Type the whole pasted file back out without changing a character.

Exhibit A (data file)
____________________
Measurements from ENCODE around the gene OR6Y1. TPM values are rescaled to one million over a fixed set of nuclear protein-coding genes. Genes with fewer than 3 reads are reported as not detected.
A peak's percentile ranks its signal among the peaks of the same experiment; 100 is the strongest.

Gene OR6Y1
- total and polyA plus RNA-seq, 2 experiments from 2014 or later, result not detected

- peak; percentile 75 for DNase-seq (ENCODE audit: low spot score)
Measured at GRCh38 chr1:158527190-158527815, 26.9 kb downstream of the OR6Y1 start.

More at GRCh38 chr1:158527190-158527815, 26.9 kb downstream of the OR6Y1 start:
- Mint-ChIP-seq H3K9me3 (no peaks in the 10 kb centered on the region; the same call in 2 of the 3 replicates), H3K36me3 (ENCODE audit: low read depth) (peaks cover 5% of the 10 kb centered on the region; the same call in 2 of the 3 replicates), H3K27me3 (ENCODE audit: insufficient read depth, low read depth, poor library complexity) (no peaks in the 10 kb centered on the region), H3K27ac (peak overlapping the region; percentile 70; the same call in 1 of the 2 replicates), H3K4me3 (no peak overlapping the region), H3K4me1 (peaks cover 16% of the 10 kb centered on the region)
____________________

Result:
Measurements from ENCODE around the gene OR6Y1. TPM values are rescaled to one million over a fixed set of nuclear protein-coding genes. Genes with fewer than 3 reads are reported as not detected.
A peak's percentile ranks its signal among the peaks of the same experiment; 100 is the strongest.

Gene OR6Y1
- total and polyA plus RNA-seq, 2 experiments from 2014 or later, result not detected

- peak; percentile 75 for DNase-seq (ENCODE audit: low spot score)
Measured at GRCh38 chr1:158527190-158527815, 26.9 kb downstream of the OR6Y1 start.

More at GRCh38 chr1:158527190-158527815, 26.9 kb downstream of the OR6Y1 start:
- Mint-ChIP-seq H3K9me3 (no peaks in the 10 kb centered on the region; the same call in 2 of the 3 replicates), H3K36me3 (ENCODE audit: low read depth) (peaks cover 5% of the 10 kb centered on the region; the same call in 2 of the 3 replicates), H3K27me3 (ENCODE audit: insufficient read depth, low read depth, poor library complexity) (no peaks in the 10 kb centered on the region), H3K27ac (peak overlapping the region; percentile 70; the same call in 1 of the 2 replicates), H3K4me3 (no peak overlapping the region), H3K4me1 (peaks cover 16% of the 10 kb centered on the region)